The AIA Healthy Living Index surveyed 11,000 adults in 16 of our markets and was commissioned by AIA and conducted by IPSOS, a leading consumer research company.
(From left to right) Mr. Peter Crewe, Chief Executive Officer of AIA Hong Kong and Macau,
Mr. Jacky Chan, Regional Chief Executive of AIA Group; and Mr. Stuart A. Spencer, Group Chief
Marketing Officer reveal the key findings of The AIA Healthy Living Index Survey 2018.
Mr. Jeremy Pang, Chef and Founder of London-based School of Wok, demonstrated how to make
a healthy dim sum – Cod, Kale & Pine Nut Fun Gor.
About the AIA Healthy Living Index
The 2018 AIA Healthy Living Index is the fourth Asia-Pacific wide survey on health and wellbeing AIA has conducted since 2011.

The survey findings highlight prevailing health trends and indicate areas in which individuals and communities can move towards sustaining more healthy lifestyles.

The Asia-Pacific region is experiencing rapid growth in demand for quality healthcare that outstrips the development of resources and infrastructure. This phenomenon is creating significant opportunities for innovative technology and healthcare funding solutions to improve the quality and availability of care across the region.

For the 2018 Index we carried out surveys among 11,000 adults in 16 of our markets — Australia, Cambodia, mainland China, Hong Kong, India, Indonesia, Korea, Macau, Malaysia, New Zealand, the Philippines, Singapore, Sri Lanka, Taiwan, Thailand and Vietnam.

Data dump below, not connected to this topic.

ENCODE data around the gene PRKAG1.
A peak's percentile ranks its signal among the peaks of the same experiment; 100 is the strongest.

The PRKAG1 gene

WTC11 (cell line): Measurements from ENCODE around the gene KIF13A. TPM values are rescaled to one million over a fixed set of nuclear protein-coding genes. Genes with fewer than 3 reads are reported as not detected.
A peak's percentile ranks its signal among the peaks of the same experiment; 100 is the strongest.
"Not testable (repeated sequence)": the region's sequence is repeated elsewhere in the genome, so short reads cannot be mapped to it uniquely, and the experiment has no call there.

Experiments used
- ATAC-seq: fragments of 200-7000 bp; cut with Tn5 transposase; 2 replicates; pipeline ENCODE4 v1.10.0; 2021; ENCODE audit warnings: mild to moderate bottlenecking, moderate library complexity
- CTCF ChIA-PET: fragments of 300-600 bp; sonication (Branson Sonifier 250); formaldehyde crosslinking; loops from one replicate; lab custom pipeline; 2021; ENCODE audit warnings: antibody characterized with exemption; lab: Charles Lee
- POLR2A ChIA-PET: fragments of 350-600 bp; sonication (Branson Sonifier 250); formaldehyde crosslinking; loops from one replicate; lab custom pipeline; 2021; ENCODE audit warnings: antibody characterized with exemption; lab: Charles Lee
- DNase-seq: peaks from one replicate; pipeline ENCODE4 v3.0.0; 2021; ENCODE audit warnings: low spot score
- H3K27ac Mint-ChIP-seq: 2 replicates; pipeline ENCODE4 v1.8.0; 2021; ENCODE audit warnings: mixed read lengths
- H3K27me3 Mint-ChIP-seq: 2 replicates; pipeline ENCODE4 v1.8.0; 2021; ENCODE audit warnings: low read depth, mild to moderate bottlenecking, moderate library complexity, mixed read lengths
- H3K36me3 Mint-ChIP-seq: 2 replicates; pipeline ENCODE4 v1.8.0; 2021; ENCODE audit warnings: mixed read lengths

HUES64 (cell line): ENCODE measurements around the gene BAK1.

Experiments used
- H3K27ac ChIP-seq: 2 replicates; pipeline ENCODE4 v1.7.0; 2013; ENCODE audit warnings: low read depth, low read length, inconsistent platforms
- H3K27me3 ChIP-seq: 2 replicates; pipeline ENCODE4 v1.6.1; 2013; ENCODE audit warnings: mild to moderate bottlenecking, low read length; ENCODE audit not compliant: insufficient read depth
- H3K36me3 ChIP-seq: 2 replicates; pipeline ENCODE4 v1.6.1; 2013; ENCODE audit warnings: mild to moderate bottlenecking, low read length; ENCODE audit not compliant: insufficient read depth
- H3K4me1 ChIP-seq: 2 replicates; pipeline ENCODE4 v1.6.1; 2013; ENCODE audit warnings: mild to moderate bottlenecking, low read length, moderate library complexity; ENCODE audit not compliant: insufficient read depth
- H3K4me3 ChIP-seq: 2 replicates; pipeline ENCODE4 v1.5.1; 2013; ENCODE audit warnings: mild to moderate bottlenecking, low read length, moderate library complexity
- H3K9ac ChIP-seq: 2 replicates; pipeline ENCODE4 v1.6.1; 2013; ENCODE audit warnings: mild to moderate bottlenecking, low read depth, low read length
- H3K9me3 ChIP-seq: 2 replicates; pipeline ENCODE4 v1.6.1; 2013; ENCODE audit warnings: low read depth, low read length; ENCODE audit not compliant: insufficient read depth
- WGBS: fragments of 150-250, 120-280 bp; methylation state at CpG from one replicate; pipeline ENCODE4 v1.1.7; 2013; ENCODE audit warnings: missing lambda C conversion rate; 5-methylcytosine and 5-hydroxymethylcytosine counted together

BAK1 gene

In addition to producing the AIA Healthy Living Index itself, which measures consumers' satisfaction with their health and wellness behaviours, the 2018 Survey had several additional objectives. In each market, we wanted to find out:

  • How the issue of financing healthy activities and medical treatment affects people's ability to live healthily;
  • What motivates people to adopt healthy behaviours, what factors make it hard for them to sustain them, and how they can make sustainable changes to adopt a more healthy lifestyle;
  • What role technology is playing in people' attempts to adopt healthier habits.


About AIA
AIA Group Limited and its subsidiaries (collectively “AIA” or the “Group”) comprise the largest independent publicly listed pan-Asian life insurance group. It has a presence in 18 markets in Asia-Pacific – wholly owned branches and subsidiaries in Hong Kong, Thailand, Singapore, Malaysia, China, Korea, the Philippines, Australia, Indonesia, Taiwan, Vietnam, New Zealand, Macau, Brunei, Cambodia, a 97 per cent subsidiary in Sri Lanka, a 49 per cent joint venture in India and a representative office in Myanmar.

The business that is now AIA was first established in Shanghai almost a century ago in 1919. It is a market leader in the Asia-Pacific region (ex-Japan) based on life insurance premiums and holds leading positions across the majority of its markets. It had total assets of US$216 billion as of 30 November 2017.

AIA meets the long-term savings and protection needs of individuals by offering a range of products and services including life insurance, accident and health insurance and savings plans. The Group also provides employee benefits, credit life and pension services to corporate clients. Through an extensive network of agents, partners and employees across Asia-Pacific, AIA serves the holders of more than 30 million individual policies and over 16 million participating members of group insurance schemes.

AIA Group Limited is listed on the Main Board of The Stock Exchange of Hong Kong Limited under the stock code “1299” with American Depositary Receipts (Level 1) traded on the over-the-counter market (ticker symbol: “AAGIY”).
AIA Group
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AIA Hong Kong